Farrell, Francis (2012) ‘Encountering difference’: a study of adolescent males’ masculine identity work and its relationship to secondary age phase religious education. Doctoral thesis, Keele University.

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Evidence from examination boards and successive governments’ research into gender show that examination success in RE and the numbers opting to take the subject at GCSE and ‘A’ level remain heavily skewed towards female learners. Drawing from poststructuralism and masculinities theory, the aim of my research is to critically investigate key stage four boys’ relationship to religious education and explore the factors which produced association or disassociation with RE.
My findings indicate that the boys who had a positive relationship to RE valued the epistemological openness of pluralistic RE as it helped them make sense of social and cultural difference. The boys who associated with RE were able to use it as a discursive resource for their on-going project of the masculine self, linking it to their imagined futures and career trajectories.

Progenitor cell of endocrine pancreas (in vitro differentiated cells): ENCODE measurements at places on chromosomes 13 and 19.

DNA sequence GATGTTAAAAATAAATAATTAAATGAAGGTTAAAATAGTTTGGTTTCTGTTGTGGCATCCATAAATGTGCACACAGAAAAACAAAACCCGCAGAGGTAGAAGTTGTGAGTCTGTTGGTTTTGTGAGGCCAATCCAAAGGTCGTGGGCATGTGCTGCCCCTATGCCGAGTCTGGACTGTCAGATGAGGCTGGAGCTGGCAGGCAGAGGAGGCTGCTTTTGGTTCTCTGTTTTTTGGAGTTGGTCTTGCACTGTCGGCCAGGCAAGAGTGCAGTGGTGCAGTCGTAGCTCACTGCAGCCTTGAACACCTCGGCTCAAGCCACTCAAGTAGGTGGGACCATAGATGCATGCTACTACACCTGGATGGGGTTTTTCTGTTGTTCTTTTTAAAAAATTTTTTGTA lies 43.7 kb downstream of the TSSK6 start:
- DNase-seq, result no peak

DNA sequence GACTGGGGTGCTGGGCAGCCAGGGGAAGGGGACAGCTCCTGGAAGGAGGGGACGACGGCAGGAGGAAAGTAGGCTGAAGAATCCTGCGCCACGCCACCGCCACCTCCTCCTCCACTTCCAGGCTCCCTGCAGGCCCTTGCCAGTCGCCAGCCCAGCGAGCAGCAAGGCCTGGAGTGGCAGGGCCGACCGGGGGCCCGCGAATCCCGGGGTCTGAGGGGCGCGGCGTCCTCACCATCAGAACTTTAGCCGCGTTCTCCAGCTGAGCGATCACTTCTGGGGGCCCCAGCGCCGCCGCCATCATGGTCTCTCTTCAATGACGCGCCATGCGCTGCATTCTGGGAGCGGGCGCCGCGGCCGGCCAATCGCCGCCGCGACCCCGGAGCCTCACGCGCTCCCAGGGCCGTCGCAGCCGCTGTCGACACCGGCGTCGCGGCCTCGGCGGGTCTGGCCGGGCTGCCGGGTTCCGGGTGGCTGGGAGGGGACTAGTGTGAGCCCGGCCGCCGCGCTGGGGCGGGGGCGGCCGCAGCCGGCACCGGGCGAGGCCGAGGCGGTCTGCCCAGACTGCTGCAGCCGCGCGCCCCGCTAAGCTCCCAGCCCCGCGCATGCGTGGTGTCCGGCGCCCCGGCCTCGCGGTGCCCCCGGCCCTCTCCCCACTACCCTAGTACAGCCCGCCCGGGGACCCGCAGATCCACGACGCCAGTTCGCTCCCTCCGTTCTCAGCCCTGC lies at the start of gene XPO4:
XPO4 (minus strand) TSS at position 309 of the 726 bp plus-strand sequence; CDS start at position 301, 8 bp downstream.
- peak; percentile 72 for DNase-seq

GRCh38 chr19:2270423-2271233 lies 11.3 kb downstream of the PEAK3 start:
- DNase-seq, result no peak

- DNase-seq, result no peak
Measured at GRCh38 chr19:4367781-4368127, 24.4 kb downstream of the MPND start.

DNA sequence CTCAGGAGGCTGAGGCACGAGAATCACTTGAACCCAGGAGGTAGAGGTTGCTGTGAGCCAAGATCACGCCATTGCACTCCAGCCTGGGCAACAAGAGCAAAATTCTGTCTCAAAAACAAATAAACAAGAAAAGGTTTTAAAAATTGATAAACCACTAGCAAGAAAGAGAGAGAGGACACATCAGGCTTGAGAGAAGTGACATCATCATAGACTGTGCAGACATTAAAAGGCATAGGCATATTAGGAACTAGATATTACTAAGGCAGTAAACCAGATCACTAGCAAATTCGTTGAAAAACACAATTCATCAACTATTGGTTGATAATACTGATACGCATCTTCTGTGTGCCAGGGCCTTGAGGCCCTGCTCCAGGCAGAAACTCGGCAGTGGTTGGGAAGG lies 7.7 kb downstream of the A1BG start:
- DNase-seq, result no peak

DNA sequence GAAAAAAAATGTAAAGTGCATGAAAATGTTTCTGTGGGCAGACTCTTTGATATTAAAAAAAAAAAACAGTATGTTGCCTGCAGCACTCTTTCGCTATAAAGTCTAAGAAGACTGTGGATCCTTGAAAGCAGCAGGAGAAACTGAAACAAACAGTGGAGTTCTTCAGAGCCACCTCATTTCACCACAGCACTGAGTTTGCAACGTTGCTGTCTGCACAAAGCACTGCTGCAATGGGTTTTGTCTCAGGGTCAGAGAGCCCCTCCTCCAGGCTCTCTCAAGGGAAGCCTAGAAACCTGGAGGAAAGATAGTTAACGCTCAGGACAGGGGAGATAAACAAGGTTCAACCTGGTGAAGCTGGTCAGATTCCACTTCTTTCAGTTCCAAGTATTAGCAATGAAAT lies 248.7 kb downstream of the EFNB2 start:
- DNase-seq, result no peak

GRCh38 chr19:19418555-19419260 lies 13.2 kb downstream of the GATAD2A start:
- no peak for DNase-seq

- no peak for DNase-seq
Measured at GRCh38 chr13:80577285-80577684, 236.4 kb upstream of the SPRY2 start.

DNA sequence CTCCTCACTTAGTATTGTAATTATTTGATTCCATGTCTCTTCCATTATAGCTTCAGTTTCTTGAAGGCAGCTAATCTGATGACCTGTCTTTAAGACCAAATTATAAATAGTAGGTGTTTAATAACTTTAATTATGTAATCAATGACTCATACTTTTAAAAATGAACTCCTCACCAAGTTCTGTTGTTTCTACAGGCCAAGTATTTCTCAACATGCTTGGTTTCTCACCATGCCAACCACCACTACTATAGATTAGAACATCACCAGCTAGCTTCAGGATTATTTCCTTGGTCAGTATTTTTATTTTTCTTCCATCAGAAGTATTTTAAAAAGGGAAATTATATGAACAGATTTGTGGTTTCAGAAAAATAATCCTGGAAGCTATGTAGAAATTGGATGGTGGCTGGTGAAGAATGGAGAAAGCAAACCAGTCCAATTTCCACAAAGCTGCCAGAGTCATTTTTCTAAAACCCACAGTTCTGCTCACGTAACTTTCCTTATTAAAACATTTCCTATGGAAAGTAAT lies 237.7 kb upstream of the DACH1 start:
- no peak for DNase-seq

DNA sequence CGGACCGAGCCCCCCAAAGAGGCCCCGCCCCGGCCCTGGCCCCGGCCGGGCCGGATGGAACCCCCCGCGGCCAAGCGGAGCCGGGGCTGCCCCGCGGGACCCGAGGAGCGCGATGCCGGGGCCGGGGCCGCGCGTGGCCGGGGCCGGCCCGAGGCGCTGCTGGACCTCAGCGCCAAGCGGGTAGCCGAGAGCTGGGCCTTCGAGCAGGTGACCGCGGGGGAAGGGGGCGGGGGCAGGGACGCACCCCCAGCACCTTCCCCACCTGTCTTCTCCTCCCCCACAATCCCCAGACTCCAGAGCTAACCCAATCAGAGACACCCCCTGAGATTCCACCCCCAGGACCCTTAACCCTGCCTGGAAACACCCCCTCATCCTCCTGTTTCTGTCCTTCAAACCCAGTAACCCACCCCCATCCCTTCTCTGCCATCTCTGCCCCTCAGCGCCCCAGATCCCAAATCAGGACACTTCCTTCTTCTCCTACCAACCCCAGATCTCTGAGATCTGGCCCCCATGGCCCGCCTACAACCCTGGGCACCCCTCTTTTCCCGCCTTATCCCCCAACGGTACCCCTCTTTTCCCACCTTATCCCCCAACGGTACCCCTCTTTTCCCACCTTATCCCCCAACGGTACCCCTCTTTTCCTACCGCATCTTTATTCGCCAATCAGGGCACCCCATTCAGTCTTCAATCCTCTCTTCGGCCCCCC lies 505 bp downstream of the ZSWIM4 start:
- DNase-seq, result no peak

Interviews with the boys who disassociated from RE showed that where the boys had a negative view of religion they tended to conflate religion with RE. In some cases the pluralistic nature of RE was rejected and for others it was simply seen as irrelevant to their masculine identity work and was a resource they chose not to use.
Throughout this study the boys’ wider gendered practices are illuminated through their relationship to RE as the discursive site for the on-going construction of gendered subjectivity. The boys’ narratives also show their relationship to other dominant masculinising processes at work in their lives such as their relationship to sport, physicality, violence, subject choice and authority.
The findings presented offer new insights into adolescent identity work through the use of a poststructuralist analytic, to examine the construction of the adolescent masculine subject. The findings also suggest new directions for critical RE at a time of political
change and curriculum review.

Item Type: Thesis (Doctoral)
Subjects: L Education > L Education (General)
Divisions: Faculty of Humanities and Social Sciences > School of Social Science and Public Policy
Contributors: Whitehead, Steve (Thesis advisor)
Depositing User: Lisa Bailey
Date Deposited: 27 Jul 2017 07:42
Last Modified: 15 Aug 2022 10:56
URI: https://eprints.keele.ac.uk/id/eprint/3837

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